Artisanal mining occurs all over the world. In some jurisdictions it is seen as a dangerous blight, however, in Costa Rica the government regulates and encourages the artisanal miners in its central gold belt.
The Costa Rican artisanal miners use low tech, low environmental impact, techniques to mine the rich ores of the region. Unfortunately, they have a long history of using mercury processes to extract the gold from the rock they excavate. This leads to tailings piles which are environmentally hazardous. It is also not very efficient, up to 60% of the gold remains in the rock in the tailings piles.
When Ryan Jackson, CEO of Newlox Gold Ventures (C.LUX) was a McGill undergraduate studying environmental science he had a secret, he was spending his summers as an intern at a mining company which worked in Latin America. Which meant he spent time walking through the jungle and, in the process, seeing artisanal mines and meeting the miners. “We saw tailings piles everywhere we went,” said Jackson in a telephone interview. “At one point we sent some tailings samples to the lab. They came back with higher grades than our mine plan.”
Which actually makes sense when you think about artisanal mining. Artisanal miners chase high grade. The mining itself is back-breakingly hard work and lower grade rock is just not worth mining. At the same time, the artisanal miners lack the technology to recover more than a fraction of the gold in the rock they mine which means that the tailings piles still contain high-grade ore with only a fraction of the gold extracted.
Jackson began to develop the concept of a low CAPEX waste remediation and gold recovery operation which would focus on the many artisanal mines in Costa Rica’s central gold belt.
“We realized that if we could design a remediation and recovery plant on a small scale we could clean up the tailings piles and have cash flow,” said Jackson. “It made economic sense because the costs of mining and crushing were already paid and the grade was very attractive.”
Working with mining engineers at UBC’s Norman B. Keevil Institute of Mining Engineering Newlox built a small scale tailings reprocessing plant. “Because it is small scale,” said Jackson, “the CAPEX is low and we can commission the plant in three or four months.”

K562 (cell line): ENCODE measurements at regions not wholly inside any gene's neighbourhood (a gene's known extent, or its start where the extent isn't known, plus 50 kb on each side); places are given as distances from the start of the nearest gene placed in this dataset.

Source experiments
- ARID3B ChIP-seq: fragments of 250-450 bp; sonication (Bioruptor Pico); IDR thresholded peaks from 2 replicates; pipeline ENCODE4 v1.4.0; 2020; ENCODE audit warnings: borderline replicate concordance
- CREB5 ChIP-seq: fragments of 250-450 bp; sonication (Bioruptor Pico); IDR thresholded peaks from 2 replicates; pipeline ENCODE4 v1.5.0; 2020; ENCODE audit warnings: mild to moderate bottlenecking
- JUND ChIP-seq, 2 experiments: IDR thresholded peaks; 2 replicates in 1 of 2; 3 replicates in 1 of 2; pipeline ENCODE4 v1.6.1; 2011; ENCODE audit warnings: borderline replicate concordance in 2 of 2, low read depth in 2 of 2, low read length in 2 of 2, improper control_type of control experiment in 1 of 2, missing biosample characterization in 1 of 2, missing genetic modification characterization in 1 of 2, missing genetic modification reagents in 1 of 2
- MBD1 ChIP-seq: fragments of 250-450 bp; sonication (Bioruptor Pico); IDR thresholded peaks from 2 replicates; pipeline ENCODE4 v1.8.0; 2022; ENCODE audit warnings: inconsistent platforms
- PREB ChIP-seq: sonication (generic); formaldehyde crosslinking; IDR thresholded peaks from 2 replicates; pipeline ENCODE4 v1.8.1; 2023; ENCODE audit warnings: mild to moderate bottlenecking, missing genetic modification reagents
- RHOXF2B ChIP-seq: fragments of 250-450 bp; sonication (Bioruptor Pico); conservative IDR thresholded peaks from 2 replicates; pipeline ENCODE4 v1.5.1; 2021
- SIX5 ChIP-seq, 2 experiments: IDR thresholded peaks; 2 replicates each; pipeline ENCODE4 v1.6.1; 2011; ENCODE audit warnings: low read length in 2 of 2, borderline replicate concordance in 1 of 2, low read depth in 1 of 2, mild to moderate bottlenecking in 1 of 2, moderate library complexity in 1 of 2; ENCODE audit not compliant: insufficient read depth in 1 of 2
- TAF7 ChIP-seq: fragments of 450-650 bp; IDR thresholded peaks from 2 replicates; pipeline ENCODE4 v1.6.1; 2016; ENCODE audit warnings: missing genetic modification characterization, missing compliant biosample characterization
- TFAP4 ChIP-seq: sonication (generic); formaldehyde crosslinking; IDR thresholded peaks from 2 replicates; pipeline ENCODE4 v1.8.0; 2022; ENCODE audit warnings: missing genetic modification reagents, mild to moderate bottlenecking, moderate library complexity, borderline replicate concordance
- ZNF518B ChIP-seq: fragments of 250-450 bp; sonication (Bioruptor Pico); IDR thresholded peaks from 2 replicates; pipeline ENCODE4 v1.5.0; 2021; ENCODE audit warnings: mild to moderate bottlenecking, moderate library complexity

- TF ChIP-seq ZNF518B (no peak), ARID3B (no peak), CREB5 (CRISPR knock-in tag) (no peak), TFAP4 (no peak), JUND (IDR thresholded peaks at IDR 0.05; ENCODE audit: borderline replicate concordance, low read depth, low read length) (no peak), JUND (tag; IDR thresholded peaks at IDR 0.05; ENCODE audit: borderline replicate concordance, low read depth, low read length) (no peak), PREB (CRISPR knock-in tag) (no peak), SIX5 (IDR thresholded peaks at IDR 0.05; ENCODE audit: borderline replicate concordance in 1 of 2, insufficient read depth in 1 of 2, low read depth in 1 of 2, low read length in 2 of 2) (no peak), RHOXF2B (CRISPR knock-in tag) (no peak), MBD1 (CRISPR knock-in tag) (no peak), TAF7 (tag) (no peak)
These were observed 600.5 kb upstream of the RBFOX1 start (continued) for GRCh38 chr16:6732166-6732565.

The plant itself processes the material using a combination of gravity and floatation to extract the gold. Fully commissioned the first plant is designed to process 80 tonnes a day of material and, in a fully optimized configuration, recovers over 90% of the gold present in that material.
A low CAPEX and a quick road to free cash flow are important to Newlox’s potential success but even more important is establishing solid relationships with the artisanal miners themselves. Newlox knew that Costa Rica was a safe jurisdiction, and rated highly for economic and political freedom by the Fraser Institute. Artisanal miners in Costa Rica are encouraged by the government to form co-operatives and the gold trade in Costa Rica was well organized and regulated by the government. Newlox also had access to historical information which helped it locate over thirty tailings piles of varying sizes.
The key was to come up with a deal which was easy for the miners’ co-ops to monitor. “We went for a zero trust model,” said Jackson. “We buy the tailings and pay for tonnage. The miners just have to count the trucks. We assay when we buy. We’re looking for a minimum of 9 grams per ton. And we assay again at the plant.”
The first plant went into operation in early spring 2020 with an initial recovery rate of 75% which was later optimized to 90%. “We had to shut down because of COVID,” said Jackson, “but during the test phase we recovered enough gold to breakeven on an operational basis.”
Jackson expects the plant to recommence operations in the fall. “It is a very safe plant from a COVID perspective,” said Jackson. “It is open-air with a roof. We should be at full-scale operations within three months and cash flow positive within the first month.”
Newlox is already building its second plant and has plans for more. “We are moving to process all the tailings in the area,” said Jackson. But Newlox is not stopping at tailings.
“We’re building trust with the local miners,” said Jackson. “That trust opens up the possibility of processing the raw ore they are mining. We need to create incentives for the local miners. If we process their ore there will be less pollution. We’d have to pay more per ton but we’d have higher grades and higher tonnage.”
From an investor perspective, Newlox is attractively priced at around $0.15 with a market cap of 11.25 million dollars. Given the very quick and low CAPEX path to profitable gold production, Newlox is set to be re-rated as a producer rather than a developer.